Preview | Interview With Trash-Country-Rockabilly-Punk-Blues Man Dave Arcari who plays Belfast’s Out To Lunch Festival 20th January.
Words Cara Gibney | Photo Credit Gerry McNally
Slide guitarist and songwriter Dave Arcari may just be the progeny of an unholy union between the Reverend Dead Eye and Billy Connolly.
As a teenager, this progeny watched videos of his style icon Seasick Steve, and practiced guitar in his lonely room with his imaginary friend Robert Johnson. They finally all met at the crossroads on a wet Tuesday night in Glasgow. Who knows what happened during those negotiations, but the evidence remains that his guitar skills have been honed to suit the punk, the rockabilly, and the country music that burns in his belly as he rips the soul out of his inimitable, single-handed take on alt-blues.
On stage he roars. He poses on one leg, knee up, tongue out like some sort of Charlie Manson/Roger Daltry mash up. His guitar can all of a sudden play nice, suddenly become quiet, unexpectedly playing the chords gently like he’s talked them out of a tantrum. Then he’s back – gale force – howling, bawling, attention seeking. He’ll run backwards in confined spaces, barely stopping before he slaps into the backdrop. Mid-refrain he’ll start to dance with his national steel guitar grasped hard and his legs kicking. He’ll jump to the side of the stage and hold the guitar out to the crowd, playing it with his eyes closed and his face to the ceiling with his tongue out, silhouetted against the stage lights like a looming underworld blues entity.
At least that’s what happened last time he played Belfast in McHughs for Cathedral Quarter Arts Festival back in 2014. “Wow! I really liked that venue and the sound/engineer was brilliant,” he recalled when I asked him about it. “The thing that really sticks in my head, though, was the crowd – what a great bunch of folks came out to that show. [Before that] I played the Out To Lunch festival at the Black Box seven or eight years ago and remember that being a highlight at the time too. I love coming to Belfast!”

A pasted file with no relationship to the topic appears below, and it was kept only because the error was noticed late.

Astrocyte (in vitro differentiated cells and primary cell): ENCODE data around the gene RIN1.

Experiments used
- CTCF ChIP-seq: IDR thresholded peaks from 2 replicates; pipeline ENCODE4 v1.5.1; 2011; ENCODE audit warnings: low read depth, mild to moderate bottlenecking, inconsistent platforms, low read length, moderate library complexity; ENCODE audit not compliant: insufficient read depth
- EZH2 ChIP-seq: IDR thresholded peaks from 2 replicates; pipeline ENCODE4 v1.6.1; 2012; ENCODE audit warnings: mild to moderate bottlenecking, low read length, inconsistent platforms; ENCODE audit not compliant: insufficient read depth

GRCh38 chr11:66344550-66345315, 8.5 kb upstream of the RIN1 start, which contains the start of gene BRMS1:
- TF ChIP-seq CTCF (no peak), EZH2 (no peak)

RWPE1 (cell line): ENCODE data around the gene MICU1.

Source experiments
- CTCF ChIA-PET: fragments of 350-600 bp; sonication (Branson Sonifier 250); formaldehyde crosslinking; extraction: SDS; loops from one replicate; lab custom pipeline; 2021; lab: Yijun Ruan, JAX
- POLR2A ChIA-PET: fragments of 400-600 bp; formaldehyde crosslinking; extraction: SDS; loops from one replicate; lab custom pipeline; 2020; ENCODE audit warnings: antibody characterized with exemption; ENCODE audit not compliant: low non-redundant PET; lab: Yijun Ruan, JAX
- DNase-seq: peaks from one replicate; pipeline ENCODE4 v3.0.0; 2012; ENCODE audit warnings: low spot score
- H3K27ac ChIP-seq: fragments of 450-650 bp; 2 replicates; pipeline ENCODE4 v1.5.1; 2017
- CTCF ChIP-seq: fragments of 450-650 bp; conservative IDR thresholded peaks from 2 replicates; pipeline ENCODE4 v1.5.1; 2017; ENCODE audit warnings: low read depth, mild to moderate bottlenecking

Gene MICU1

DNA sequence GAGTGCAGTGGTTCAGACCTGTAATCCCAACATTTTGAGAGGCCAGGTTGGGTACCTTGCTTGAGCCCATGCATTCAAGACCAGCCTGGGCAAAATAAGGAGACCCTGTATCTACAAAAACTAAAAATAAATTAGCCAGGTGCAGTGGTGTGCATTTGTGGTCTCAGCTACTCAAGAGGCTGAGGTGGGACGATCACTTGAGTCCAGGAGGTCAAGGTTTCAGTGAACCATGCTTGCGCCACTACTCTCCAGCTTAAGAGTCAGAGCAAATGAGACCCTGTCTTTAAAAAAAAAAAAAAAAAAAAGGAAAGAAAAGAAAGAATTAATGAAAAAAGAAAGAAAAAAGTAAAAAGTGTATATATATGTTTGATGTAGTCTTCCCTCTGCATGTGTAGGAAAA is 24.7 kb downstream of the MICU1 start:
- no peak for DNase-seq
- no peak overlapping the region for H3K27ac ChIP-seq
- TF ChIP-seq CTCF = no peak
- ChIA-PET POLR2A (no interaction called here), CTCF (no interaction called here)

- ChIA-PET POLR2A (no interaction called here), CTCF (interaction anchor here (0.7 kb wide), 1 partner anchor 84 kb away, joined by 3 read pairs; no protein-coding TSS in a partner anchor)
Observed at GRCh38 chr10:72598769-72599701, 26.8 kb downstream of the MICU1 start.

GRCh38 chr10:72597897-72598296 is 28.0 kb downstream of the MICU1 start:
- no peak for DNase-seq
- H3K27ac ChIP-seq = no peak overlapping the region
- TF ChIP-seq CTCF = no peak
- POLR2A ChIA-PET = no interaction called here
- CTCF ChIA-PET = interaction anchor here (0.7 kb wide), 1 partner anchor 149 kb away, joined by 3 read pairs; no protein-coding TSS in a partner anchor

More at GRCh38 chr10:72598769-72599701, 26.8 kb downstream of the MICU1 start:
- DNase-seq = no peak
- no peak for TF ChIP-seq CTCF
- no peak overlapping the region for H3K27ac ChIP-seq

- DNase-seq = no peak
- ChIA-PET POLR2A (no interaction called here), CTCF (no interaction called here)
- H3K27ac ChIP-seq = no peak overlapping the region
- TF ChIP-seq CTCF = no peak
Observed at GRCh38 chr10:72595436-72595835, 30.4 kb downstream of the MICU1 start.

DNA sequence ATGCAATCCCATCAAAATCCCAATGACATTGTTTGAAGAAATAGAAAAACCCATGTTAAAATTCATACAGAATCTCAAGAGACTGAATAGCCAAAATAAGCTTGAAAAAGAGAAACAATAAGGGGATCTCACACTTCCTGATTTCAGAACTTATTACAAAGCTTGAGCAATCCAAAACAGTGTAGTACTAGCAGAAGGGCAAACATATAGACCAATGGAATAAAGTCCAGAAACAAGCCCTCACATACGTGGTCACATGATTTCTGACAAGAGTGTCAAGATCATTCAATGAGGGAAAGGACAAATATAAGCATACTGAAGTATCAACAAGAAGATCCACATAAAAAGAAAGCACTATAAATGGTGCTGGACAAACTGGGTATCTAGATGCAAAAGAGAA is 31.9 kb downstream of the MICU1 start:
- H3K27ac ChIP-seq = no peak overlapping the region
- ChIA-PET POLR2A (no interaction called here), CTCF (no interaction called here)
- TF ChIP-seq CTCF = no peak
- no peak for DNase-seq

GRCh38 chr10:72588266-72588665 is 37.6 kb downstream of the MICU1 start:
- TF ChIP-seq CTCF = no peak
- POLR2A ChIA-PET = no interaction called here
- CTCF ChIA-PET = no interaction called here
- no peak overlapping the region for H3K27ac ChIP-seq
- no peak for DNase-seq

And he is returning for more later in the month with the Out To Lunch Festival. “I guess it’ll be more of the same at the Black Box – probably quite a few new songs and who knows – I might even play a couple of more mellow songs up my sleeve. We’ll have some fun.”
On the night he’ll be playing songs from his albums including last year’s Live at Memorial Hall. It’s a live album, he told me. “[It] is almost a definitive collective collection. 24 of my – and some of my audiences’ – favourite tracks (26 on the double vinyl edition). Many of these tracks were on previous albums that are no longer available on any physical form and I guess these songs have evolved since being first recorded so it gave me the chance to put out updated versions of ‘em. And although all my previous albums have been recorded ‘live’ in the studio with no overdubs or stuff, I think this album captures the performance in a way that a studio album can’t. It’s the first release that I really think ‘sounds like me’!”
Dave Arcari plays The Black Box January 20, 2018 @ 2:00 pm £7. Click here for tickets & info.